Breda O’Brien: Kate O’Connell's shocking outburst is part of an oppressive culture

Fine Gael Deputy's triumphalist remarks in the Dáil on abortion are the new reality

Tensions ran high in the Dáil as the debate on the abortion legislation went on until midnight. Video: Oireachtas TV

 

Standing beside Simon Harris in the Dáil this week, Deputy Kate O’Connell compared perinatal hospice care to the incarceration of women in laundries and also said there was no empirical evidence for abortion regret. The Rotunda Hospital defines perinatal palliative care as “an active, total, holistic approach to care, focused on enhancing the quality of life of the baby and their family while recognising potential or inevitable death, and should be offered from the time of diagnosis, whether before birth (antenatally) or as a newborn (neonatally)”.

O’Connell’s outburst was shocking, given that Harris had launched National Standards for Bereavement Care Following Pregnancy Loss just 2½ years ago.  These standards prescribe wraparound care for the family from the moment of diagnosis of a life-limiting condition to long after the death of the child and say that every maternity hospital in Ireland should provide it.

Yet Harris remained silent as O’Connell declared that perinatal hospice care sounds like one of those good ideas, but in fact, harks back to the 1950s.

In an astonishing show of insensitive ignorance, she seemed to think that perinatal hospice is a place where women go to live rather than a co-ordinated set of services. She asked rhetorically that, given that she has three children, if she had “one of these pregnancies . . . where are you going to incarcerate me? Are you going to open a laundry for these women?”

This model of care involves a dedicated bereavement midwife as part of an interdisciplinary team, which ensures, for example, that you are not sitting with all the other women carrying healthy babies when you come for your antenatal check-ups.

Grief denier

The bereavement midwife is there to ensure the family will be ushered in immediately after birth, that you have quiet, dignified time with the baby and that the baby experiences no discomfort, and perhaps that a photographer will be there to record the precious few moments and make memories that last a lifetime. The approach gives parents a chance to come through this appalling grief with a rediscovered sense of being able to be parents and advocates for their little, damaged child, of finding meaning and closure even while experiencing severe trauma and pain.

In an astonishing show of insensitive ignorance, she seemed to think perinatal hospice is a place where women go to live

But O’Connell did not just cavalierly dismiss bereavement care. She also triumphantly produced so-called evidence that abortion regret is not a real thing, citing Dr Abigail Aiken, who has openly campaigned for abortion in Ireland for years. Have Aiken or O’Connell ever bothered to listen to the experiences of women who have talked about the pain of regretting an abortion?

Ironically, those same guidelines for the perinatal bereavement service that O’Connell derides, talk about disenfranchised grief, which is defined as occurring “when the impact of a death is not recognised. It occurs when grief is not openly acknowledged, socially validated or publicly mourned.”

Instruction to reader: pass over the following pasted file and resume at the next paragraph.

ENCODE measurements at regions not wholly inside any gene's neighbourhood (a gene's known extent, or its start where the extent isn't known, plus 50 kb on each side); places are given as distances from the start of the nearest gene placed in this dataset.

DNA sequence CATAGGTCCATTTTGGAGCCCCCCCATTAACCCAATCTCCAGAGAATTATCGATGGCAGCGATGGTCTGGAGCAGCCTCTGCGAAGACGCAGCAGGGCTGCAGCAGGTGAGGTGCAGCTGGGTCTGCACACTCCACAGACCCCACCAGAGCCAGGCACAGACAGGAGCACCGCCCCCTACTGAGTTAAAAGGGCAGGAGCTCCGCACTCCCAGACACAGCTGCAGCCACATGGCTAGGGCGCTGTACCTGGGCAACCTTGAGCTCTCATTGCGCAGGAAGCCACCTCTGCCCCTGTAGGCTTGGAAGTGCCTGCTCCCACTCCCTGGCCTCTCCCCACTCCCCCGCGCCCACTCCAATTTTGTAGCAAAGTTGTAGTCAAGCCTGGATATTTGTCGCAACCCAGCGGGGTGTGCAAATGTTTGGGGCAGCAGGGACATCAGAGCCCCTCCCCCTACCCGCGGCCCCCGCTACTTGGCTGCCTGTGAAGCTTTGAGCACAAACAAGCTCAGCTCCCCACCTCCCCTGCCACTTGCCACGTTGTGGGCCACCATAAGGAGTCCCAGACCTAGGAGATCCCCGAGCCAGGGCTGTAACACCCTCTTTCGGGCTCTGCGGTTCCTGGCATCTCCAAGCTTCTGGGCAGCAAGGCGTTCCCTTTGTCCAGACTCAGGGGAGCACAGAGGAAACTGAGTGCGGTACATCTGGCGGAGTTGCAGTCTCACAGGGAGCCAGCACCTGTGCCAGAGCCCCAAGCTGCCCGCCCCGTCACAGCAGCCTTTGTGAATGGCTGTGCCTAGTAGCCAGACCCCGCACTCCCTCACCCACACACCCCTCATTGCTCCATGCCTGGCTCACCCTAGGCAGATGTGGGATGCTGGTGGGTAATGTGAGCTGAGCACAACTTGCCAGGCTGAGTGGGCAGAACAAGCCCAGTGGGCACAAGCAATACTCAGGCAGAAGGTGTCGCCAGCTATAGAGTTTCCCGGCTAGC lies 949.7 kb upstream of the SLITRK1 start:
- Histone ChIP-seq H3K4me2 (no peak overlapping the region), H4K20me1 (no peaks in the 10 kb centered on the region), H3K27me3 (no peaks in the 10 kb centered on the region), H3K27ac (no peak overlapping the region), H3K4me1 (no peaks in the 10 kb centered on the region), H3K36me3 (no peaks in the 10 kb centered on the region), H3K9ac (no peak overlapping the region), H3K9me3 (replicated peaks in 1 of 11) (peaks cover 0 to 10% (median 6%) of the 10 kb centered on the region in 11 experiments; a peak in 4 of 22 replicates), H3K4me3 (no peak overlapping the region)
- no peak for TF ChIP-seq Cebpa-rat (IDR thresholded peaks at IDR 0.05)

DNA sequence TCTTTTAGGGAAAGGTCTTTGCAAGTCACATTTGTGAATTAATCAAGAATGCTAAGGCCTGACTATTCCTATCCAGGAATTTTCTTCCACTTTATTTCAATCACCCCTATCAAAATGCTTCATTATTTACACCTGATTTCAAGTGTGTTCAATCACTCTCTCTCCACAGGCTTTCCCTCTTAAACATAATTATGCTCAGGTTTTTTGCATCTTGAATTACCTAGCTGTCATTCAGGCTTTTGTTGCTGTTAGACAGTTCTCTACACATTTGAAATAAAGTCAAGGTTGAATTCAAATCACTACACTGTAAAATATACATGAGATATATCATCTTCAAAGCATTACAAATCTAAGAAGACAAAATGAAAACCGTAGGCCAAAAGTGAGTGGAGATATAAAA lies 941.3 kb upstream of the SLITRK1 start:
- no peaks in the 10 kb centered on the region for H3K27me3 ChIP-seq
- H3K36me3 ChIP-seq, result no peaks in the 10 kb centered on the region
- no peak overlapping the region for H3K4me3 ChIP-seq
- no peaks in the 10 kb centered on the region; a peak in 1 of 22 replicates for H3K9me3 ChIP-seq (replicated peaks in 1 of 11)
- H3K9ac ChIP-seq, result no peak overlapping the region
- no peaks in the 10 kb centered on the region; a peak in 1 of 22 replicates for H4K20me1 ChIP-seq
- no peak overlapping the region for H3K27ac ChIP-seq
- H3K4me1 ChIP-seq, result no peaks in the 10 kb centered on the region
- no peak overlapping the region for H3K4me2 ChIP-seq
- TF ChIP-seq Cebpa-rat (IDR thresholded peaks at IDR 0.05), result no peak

When women who claim to be feminists proudly declare that you are not entitled to grieve your abortion because there is no empirical evidence for abortion regret, that also causes disenfranchised grief. 

But O’Connell was not finished. She declared to pro-life TDs, “We won. We’ll get our way . . . Ye can talk for as long as ye like. . . Ye lost. It must be hurting.” 

Those final comments show the new, ugly mood, where only complete submission to the dominant ideological frame will be tolerated.

When women who claim to be feminists proudly declare you are not entitled to grieve your abortion that also causes disenfranchised grief

While O’Connell’s rant was in a league of its own when it came to triumphalism, the inability to deal with difference was also in evidence at last week’s extraordinary general meeting of the Irish College of General Practitioners (ICGP).

Doctors walk out

Hundreds of doctors had called for an egm to put forward motions and to have a proper debate about whether abortion should be provided by GPs at all. They also wanted assurances that doctors would not be threatened with the law of the land if they cannot in conscience facilitate a woman in taking the life of her child or refer her to someone else to do it. They want instead to offer holistic care for both mother and baby.

But the ICGP first of all demanded that all those asking for the egm should have provided handwritten signatures, an astonishing demand given that the corporate world has long accepted digital signatures. Then the ICGP said that they would hold an egm, but bizarrely, would not allow any motions to be voted on.

What exactly was the ICGP afraid of? That their lack of mandate to represent GPs would be made obvious if motions were carried? Scores of GPs walked out because there was no point in remaining to discuss how training would be rolled out. Many GPs for many different reasons want nothing to do with a system that pays €450 if you are willing to take life, but €250 for the care of a mother and baby all through pregnancy. Refusing access to democratic mechanisms and dismissing the real grief and regret of women because it does not fit your agenda are all part of the stifling, suffocating, oppressive culture that is our new reality.

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